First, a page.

Thanks for the all the insightful posts. What I am wondering is, am I obligated to return the phone calls to say no? If not answering doesn't get the message across, I am not sure it will matter. The message I received from my manager was, "I am really annoyed that you don't answer your messages, I take rejection well, I just want to hear no." Maybe I am reading too much into it the whole thing. This hospital is a not exactly top notch, and there is not a set rotation. We fill out a monthly request schedule and the manager approves or disapproves. There is no set every other weekend slot either, although I was told that was the requirement when I hired. After a couple of months of being scheduled every weekend, I started filling out my request with no weekends selected, I have one for this month, but have a feeling I will probably be back to working every one for February. How long should I put up with this sort of treatment. I hired in with no experience in ER and was grateful for the opportunity to learn. I had every intention of working there for at least a year or two. I have learned from the past that somewhere that seems bad usually ends up getting worse, but I don't want to jump the gun or job hop.
  12. by   lainith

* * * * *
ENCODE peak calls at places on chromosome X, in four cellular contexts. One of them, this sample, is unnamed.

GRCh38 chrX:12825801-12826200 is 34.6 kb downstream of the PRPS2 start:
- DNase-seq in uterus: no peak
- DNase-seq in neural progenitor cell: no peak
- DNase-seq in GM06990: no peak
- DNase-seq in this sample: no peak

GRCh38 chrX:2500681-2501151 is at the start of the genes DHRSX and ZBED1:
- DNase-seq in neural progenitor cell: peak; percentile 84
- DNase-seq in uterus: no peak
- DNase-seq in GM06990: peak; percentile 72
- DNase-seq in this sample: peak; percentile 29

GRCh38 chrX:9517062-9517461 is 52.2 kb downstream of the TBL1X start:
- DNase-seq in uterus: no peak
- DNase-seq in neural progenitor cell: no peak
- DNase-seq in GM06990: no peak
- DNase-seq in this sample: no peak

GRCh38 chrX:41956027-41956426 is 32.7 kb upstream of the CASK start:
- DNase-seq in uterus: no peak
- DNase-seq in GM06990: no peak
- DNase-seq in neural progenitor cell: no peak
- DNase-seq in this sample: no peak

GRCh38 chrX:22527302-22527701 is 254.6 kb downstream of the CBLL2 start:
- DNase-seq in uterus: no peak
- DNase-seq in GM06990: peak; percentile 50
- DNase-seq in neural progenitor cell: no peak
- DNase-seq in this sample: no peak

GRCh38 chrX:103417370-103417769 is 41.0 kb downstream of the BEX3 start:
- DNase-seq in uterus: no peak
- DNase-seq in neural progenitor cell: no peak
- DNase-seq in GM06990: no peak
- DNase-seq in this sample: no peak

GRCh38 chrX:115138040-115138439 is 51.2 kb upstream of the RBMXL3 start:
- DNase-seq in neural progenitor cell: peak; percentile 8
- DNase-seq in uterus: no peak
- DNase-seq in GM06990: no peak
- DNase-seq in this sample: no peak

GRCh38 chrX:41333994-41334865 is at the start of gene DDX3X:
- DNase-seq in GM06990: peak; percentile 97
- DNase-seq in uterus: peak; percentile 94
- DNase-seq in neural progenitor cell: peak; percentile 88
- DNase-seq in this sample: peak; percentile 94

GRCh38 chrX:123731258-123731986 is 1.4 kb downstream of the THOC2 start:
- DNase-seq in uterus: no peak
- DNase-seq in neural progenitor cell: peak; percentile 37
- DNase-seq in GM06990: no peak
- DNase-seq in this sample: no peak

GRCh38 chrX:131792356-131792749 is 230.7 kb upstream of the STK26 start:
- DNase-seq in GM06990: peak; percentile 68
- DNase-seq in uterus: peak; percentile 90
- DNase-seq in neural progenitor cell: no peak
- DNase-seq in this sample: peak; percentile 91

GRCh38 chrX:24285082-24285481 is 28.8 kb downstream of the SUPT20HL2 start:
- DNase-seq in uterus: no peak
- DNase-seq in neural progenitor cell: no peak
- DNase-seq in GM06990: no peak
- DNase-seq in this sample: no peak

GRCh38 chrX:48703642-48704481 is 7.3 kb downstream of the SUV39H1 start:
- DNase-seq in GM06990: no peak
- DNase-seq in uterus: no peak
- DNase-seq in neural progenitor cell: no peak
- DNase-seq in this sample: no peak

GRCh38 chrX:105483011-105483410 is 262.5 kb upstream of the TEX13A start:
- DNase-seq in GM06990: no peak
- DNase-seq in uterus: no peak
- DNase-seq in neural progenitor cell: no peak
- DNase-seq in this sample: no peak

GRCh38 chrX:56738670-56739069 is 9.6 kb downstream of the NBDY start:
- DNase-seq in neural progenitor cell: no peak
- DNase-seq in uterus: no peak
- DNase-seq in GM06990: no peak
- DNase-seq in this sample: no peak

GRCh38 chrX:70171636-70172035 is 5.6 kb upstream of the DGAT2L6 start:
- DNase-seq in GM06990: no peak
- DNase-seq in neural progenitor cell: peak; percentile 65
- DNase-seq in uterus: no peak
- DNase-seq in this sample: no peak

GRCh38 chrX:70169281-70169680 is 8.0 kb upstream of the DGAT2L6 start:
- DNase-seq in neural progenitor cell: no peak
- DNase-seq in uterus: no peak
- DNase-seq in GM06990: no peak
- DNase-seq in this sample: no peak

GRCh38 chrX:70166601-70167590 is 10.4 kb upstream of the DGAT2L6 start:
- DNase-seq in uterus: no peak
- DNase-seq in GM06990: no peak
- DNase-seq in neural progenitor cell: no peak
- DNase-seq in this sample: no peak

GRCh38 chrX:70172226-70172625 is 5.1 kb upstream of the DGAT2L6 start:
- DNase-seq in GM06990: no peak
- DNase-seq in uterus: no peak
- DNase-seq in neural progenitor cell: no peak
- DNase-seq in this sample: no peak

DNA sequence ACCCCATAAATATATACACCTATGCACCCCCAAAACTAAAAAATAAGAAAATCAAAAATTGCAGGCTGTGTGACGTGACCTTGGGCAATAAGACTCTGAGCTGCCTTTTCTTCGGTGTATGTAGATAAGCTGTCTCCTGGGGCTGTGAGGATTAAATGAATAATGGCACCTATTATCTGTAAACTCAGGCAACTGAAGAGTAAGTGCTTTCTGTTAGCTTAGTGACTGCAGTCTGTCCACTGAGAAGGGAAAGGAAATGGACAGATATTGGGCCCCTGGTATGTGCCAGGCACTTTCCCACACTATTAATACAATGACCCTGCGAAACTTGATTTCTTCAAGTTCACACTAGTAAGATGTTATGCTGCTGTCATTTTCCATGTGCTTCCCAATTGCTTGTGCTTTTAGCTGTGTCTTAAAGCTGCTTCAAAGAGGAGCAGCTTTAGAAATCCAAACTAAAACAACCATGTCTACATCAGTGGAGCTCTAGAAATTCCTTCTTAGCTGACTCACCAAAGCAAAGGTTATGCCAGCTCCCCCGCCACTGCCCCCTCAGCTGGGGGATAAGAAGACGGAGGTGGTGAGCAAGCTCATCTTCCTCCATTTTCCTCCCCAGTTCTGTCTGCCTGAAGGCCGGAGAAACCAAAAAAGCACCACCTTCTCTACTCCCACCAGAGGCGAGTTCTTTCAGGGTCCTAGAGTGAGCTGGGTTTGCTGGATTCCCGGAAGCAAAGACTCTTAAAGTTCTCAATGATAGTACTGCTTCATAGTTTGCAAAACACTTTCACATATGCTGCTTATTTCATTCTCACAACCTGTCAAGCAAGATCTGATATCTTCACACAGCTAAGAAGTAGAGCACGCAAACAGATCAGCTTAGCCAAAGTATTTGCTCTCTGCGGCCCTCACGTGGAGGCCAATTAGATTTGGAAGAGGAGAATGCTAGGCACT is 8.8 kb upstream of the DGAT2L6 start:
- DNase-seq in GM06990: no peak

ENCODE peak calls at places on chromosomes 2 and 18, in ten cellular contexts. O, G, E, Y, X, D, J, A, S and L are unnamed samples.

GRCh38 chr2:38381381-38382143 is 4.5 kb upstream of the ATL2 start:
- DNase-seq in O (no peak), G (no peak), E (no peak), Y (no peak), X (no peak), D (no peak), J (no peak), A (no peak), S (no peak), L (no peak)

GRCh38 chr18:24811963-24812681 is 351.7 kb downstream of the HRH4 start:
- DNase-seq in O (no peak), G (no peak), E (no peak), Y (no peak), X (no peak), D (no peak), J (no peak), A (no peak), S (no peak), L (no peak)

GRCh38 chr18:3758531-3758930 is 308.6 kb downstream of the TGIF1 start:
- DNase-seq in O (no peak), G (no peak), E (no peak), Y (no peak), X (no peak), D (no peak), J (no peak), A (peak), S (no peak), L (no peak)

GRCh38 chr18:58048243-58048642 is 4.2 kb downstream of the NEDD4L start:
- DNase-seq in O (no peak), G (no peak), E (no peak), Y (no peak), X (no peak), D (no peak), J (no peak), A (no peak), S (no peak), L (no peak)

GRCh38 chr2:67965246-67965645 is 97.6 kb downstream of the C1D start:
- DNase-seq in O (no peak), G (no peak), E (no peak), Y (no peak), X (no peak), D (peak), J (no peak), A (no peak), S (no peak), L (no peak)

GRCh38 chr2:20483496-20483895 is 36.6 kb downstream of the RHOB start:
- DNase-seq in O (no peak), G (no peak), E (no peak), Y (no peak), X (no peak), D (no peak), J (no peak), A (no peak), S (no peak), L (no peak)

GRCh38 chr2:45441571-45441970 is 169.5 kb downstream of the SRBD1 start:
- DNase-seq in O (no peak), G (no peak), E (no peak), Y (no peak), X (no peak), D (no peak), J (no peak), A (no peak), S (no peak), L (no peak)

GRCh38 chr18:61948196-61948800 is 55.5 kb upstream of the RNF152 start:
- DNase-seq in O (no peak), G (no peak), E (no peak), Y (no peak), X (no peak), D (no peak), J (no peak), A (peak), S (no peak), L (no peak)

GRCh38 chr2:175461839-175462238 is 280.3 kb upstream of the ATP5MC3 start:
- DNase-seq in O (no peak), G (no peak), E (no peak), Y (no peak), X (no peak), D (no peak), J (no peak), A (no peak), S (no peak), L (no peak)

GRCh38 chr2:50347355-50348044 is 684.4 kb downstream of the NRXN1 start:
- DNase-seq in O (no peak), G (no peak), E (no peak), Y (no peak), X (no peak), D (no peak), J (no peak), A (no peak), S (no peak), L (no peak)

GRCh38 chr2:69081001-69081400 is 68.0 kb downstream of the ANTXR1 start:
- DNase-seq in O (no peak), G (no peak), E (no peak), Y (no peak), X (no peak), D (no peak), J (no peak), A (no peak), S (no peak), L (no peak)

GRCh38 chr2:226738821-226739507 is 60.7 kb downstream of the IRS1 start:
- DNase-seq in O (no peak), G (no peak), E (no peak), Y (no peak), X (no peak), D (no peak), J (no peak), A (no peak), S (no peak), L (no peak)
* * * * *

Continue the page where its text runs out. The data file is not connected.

I am not a nurse yet but I have this same problem at my regular job. I watch my Caller ID and listen to my messages. I call THEM back and if they want me to work, and I can't or don't want to, I just say "Sorry, I can't work today." No explanation needed. I don't even offer one and if they ask why not, I just say that I have class, plans, family obligation, need my day off, whatever. I get so sick of working with unreliable people who feel they can be free to call in to work whenever they want and that is why I rarely work when called and asked to do so. There are probably TWO people out of the 25 that I work with that I would cover for and that is only because I know I could count on them to do the same for me. Do not let anyone intimidate you! If your managing or charge nurse is begging or intimidating you to get you to work so she doesn't have to cover for the person calling in, then maybe after a lot of long double shifts she will realize that she needs to find some more reliable employees!
  13. by   AuntieRN
    Or you can do what I do...my sister answers the phone and tells them I am not home and will not be back until.....(whatever day I return to work)....She even does this when they call me at 0530 and wake her up...they have yet to catch on to use my cell phone even though I keep telling them to, here I also have caller ID and do not answer it if I do not want to go in.
  14. by   prmenrs
    I do answer: "no, thanks, I have plans (whether you do or not, none of their business)" or "say the magic words (time and 1/2)".

    I work per diem, and our census is quite variable, sometimes I have to grab work whenever I can. But I also have a life.

    And, if she tells you she's annoyed that you're not answering back, she COULD stop calling!!